Before opening the Shahrazad Cafe & Market, says Khalaf, he made some fact-finding trips to Los Angeles, Detroit and Chicago to see what restaurateurs in other cities were doing. He fell in love with the shiny metal trays for appetizer combos that he found in Detroit. So much so that he brought enough of them back to serve in his own dining room. The Shahrazade appetizer combo — $9.99 for two people, $18.99 for four — can be made with his most popular new creation, fried cilantro potatoes as well as creamy hummus, baba ghanoush, stuffed dolmas, falafel patties, pink pickled turnips, and tahini sauce.
Last week Khalaf introduced something completely different: a weekend breakfast deal offered each Saturday and Sunday from 10 a.m. to noon. "It's all you can eat falafel, hummus, baba ganoush, fava beans, pickles and pita bread and hot tea for $4.99," says Khalaf. He wasn't sure that his American-born customers would find the selection as enticing as his patrons from Syria, Jordan, Saudi Arabia, and Lebanon — but on the first Saturday, the dining room was packed.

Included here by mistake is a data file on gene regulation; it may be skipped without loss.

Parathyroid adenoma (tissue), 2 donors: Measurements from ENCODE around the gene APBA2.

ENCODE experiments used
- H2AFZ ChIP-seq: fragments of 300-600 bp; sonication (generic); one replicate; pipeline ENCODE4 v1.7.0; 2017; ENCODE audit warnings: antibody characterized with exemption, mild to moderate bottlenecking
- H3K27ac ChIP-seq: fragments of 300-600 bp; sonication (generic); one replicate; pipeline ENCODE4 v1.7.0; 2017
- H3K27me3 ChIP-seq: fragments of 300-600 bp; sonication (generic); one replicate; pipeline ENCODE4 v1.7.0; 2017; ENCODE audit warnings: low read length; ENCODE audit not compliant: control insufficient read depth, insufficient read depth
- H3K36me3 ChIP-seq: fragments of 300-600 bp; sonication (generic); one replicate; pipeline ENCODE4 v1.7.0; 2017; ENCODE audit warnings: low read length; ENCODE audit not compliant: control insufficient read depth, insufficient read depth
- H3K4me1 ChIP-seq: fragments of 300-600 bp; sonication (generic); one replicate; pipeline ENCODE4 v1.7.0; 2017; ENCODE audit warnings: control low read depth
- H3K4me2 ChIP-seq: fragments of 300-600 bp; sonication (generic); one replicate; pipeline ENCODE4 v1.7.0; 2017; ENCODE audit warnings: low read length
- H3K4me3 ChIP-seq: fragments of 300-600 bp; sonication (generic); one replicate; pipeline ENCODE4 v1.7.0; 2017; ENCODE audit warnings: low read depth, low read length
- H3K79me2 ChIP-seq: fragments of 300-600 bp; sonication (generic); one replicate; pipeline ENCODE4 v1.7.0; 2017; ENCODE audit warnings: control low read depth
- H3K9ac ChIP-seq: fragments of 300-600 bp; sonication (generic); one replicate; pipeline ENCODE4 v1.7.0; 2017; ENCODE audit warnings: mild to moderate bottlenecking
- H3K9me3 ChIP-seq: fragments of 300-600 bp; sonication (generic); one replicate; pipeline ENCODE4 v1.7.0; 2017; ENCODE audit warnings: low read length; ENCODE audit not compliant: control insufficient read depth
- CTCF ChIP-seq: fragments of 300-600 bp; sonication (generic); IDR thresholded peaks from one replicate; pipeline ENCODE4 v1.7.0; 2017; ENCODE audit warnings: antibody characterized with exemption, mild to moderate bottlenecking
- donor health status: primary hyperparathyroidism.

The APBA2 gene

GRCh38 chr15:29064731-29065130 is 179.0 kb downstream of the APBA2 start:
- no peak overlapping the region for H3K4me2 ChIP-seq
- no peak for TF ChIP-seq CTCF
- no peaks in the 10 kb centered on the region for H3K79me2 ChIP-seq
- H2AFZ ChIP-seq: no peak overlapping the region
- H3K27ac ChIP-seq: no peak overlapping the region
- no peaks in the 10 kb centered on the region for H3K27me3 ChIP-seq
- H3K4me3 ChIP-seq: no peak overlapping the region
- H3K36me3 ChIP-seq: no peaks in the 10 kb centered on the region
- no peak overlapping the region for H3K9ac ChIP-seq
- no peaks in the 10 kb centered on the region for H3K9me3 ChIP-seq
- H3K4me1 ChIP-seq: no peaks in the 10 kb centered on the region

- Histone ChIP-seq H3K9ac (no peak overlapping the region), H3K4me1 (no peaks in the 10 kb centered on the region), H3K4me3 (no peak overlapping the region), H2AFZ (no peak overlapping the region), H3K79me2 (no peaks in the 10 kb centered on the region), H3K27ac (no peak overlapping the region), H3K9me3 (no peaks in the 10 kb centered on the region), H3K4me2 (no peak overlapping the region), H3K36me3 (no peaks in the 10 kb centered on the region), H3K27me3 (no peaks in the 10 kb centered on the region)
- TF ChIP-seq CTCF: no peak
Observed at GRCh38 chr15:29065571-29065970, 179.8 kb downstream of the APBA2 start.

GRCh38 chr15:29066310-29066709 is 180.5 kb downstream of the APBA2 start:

I mean, I'm not sure that it's my kind of breakfast (I might need a sweet roll or something), but Khalaf is thinking of all kinds of promotional ideas to lure customers into his cafe. "The weekends are always busy," he says. "But I need to encourage customers to come in on the week nights!"
In keeping with his Muslim faith, Khalaf does not serve alcohol and has no plans to do so. Customers can order hot tea (including mint or sage), fruit juices, American or Turkish coffee, soft drinks or jallab, a beverage made with dates and rosewater. Shahrazad Cafe isn't a fancy place (the lighting couldn't be less flattering to anyone over the age of ten), but the food scores: the cumin-scented lentil soup is fantastic, the salads are fresh, the fresh, soft pita is from Kansas City's Olive Cafe & Bakery, and the lamb chops are marinated in olive oil, salt, pepper and garlic.
The restaurant is open Monday through Friday, 11 a.m. to 9 p.m. and 10 a.m. to 9 p.m. on Saturday and 10 a.m. to 8 p.m. on Sunday.